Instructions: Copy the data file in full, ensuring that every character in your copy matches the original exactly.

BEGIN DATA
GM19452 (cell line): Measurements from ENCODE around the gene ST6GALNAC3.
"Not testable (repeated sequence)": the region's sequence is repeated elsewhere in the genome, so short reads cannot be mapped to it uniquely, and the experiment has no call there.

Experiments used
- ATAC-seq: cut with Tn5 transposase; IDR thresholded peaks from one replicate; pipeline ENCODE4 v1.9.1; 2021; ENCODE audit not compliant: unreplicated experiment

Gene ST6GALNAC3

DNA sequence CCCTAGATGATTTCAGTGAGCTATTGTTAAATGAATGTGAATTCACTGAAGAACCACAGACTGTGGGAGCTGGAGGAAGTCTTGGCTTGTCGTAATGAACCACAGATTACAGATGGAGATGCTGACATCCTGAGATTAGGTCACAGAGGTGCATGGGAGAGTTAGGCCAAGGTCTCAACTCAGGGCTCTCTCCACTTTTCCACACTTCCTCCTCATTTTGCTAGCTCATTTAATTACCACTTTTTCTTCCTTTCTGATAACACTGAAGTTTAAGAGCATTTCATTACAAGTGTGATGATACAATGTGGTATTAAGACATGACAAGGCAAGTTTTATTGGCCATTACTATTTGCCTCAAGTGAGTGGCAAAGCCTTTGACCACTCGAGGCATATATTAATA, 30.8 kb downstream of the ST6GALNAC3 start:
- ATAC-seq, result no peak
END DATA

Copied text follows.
GM19452 (cell line): Measurements from ENCODE around the gene ST6GALNAC3.
"Not testable (repeated sequence)": the region's sequence is repeated elsewhere in the genome, so short reads cannot be mapped to it uniquely, and the experiment has no call there.

Experiments used
- ATAC-seq: cut with Tn5 transposase; IDR thresholded peaks from one replicate; pipeline ENCODE4 v1.9.1; 2021; ENCODE audit not compliant: unreplicated experiment

Gene ST6GALNAC3

DNA sequence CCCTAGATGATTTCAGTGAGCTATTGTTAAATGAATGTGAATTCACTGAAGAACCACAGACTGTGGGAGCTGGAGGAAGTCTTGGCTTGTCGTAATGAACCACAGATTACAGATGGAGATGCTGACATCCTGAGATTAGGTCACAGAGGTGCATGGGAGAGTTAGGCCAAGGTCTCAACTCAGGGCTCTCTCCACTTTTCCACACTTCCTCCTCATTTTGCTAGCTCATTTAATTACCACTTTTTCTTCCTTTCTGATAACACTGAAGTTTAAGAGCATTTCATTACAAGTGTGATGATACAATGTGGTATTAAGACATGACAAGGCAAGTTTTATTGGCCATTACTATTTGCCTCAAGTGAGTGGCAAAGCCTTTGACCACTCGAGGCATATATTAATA, 30.8 kb downstream of the ST6GALNAC3 start:
- ATAC-seq, result no peak